Winners and Losers From the NFL Draft
But demand it does, and so here we are, in the hours after South Carolina kicker Ryan Succop was crowned "Mr. Irrelevant" (in a bizarre pageant that found NFL employees boogieing on front of the stage to Donna Summer's "Last Dance"), trying to make it all make sense.
The 256 picks included a stunning 55 defensive backs to go with 39 offensive linemen, 37 defensive linemen 34 wide receivers, 31 linebackers, 23 running backs, 20 tight ends, 11 quarterbacks, three punters, two place kickers and one long snapper -- Hawaii's Jake Ingram, picked in the sixth round by New England.
There were 11 players drafted from USC, the most in the draft from any one school. USC also led the way in 2008, with 10 players taken, and in 2006, with 11. There were also, to the delight of a cluster of local fans in the balcony, five players drafted from Rutgers, which had never before had more than three.
The Patriots and Cowboys each picked 12 players, which was the highest total. Impressive from the Cowboys because they didn't pick any on Saturday. Impressive from the Patriots because they also managed to collect two 2010 second-round picks in trades with Jacksonville and Tennessee.
The Jets made the fewest picks, just three, but claim to really, really like the guys they got.
But who did the best? And who did the worst? Who went from pretender to contender as a result of the moves made on this April weekend, and who's likely to be picking early in 2010?
Unless you have a time machine and can go forward five years, come back and let us know who the good players turned out to be, we can't know for sure. But we'll take a stab at it.
THREE TEAMS THAT HELPED THEMSELVES
1. The Bengals. No, not a typo. We love the Bengals' draft. Love Andre Smith at No. 6. Love Rey Maualuga in the second round, Michael Johnson and Chase Coffman in the third. In the fourth round they got Jonathan Luigs, who could be their starting center. And their fifth- and sixth-round picks, Cincinnati punter Kevin Huber and Michigan cornerback Morgan Trent, were well-researched: Both were on the North team for which the Bengals served as the coaching staff in the Senior Bowl in January.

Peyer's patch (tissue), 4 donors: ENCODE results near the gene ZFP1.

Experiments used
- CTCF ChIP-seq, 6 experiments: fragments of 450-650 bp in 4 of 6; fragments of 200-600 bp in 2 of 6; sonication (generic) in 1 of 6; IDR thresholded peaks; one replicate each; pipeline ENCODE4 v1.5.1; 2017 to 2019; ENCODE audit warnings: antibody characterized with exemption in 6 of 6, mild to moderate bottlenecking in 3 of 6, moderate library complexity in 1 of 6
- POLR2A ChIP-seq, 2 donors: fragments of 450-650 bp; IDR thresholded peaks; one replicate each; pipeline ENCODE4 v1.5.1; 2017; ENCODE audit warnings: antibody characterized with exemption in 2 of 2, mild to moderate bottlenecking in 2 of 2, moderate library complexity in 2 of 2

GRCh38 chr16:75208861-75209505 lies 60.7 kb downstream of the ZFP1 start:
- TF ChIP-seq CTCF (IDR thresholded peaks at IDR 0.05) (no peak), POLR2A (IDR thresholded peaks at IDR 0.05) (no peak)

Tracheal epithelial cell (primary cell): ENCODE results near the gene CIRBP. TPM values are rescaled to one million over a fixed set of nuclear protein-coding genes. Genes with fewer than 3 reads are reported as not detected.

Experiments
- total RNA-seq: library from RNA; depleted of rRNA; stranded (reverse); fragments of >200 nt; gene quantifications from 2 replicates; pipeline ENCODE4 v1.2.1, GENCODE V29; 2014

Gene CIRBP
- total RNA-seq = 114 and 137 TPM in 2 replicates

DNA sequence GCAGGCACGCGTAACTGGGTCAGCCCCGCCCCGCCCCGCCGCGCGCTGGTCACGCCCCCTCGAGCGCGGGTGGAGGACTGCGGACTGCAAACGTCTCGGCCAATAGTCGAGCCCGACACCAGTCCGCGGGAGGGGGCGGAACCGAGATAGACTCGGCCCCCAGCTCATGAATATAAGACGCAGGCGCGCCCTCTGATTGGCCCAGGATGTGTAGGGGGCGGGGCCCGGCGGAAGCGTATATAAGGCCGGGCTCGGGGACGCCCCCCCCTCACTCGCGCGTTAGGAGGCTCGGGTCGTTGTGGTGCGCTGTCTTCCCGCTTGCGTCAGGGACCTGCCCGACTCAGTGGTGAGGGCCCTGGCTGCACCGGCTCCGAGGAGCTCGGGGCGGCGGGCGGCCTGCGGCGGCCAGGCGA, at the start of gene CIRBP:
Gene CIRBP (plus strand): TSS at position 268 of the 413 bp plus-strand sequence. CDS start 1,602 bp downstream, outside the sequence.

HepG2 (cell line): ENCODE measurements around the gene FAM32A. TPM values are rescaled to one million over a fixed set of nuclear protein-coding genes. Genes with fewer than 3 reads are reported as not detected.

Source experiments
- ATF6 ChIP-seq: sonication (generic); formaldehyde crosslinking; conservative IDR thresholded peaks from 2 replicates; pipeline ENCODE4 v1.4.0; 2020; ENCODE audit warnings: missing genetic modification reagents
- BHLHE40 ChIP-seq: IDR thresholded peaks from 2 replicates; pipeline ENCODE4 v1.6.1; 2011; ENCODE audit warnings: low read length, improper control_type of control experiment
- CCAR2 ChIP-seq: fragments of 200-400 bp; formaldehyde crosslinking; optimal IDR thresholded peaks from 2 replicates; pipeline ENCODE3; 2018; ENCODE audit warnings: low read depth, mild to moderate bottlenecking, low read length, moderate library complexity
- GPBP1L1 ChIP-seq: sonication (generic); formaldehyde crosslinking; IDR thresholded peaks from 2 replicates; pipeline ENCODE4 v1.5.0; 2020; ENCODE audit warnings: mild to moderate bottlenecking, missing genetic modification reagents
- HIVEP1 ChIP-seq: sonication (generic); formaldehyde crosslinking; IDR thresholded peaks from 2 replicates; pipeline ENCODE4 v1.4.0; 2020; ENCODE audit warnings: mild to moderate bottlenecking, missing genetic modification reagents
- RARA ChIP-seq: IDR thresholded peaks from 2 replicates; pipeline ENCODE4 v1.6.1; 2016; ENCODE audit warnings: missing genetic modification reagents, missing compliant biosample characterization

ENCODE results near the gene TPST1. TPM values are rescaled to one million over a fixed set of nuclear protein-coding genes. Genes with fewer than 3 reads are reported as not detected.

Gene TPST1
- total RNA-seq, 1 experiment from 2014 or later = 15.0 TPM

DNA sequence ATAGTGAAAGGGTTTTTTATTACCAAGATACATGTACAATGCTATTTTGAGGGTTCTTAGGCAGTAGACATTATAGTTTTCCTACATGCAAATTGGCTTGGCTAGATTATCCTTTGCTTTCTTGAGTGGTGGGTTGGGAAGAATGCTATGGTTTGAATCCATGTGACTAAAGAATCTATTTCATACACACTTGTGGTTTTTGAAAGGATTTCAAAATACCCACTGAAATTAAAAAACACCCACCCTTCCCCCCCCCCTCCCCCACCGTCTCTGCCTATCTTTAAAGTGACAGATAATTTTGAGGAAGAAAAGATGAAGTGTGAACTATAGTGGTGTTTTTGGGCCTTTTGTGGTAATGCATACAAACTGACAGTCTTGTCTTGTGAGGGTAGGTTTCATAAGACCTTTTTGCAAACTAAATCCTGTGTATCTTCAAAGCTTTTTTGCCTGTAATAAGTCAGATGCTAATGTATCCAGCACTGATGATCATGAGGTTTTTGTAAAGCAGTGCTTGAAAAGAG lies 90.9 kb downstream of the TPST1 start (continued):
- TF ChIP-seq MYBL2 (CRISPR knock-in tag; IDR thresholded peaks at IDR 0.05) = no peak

Now, you can point out that Smith would have fallen if not for the Bengals taking him, and that Maualuga and Johnson did fall because of character/work ethic questions. And you could do a whole post on the problems of sixth-rounder Bernard Scott. But the Bengals got a whole lot of talent in this draft, and if a couple of these "questionable" guys pay off, they've made themselves better in several areas.
2. The Bears. Like the Cowboys, they didn't have a pick until Day Two, but they did some real good second-day work. Jarron Gilbert is a massive and explosive interior defensive lineman who can get into the backfield in an eye blink and could develop into the best DT of this draft. Joaquin Iglesias was a routinely reliable receiver at college football's highest levels. And Vanderbilt cornerback D.J. Moore fell into the fourth round because of questions about his speed, but he's got great on-field instincts and technique. All three are good, solid football players whose skills mitigate any perceived physical drawbacks.
3. The Patriots. At times, it seemed as if they were engaging in higher math than any of us could contemplate. The dizzying fourth-round minute in which they traded Ellis Hobbs for two of Philadelphia's fifth-round picks, then immediately dealt them to Baltimore for a fourth-rounder and a sixth-rounder and then immediately picked Rich Ohrnberger with the fourth-rounder symbolized the whole thing. Bill Belichick never tires of seeking out the best possible value for his pick, and he came away with those two 2010 second-rounders, which could turn into goodness-knows-how-many picks this time next year.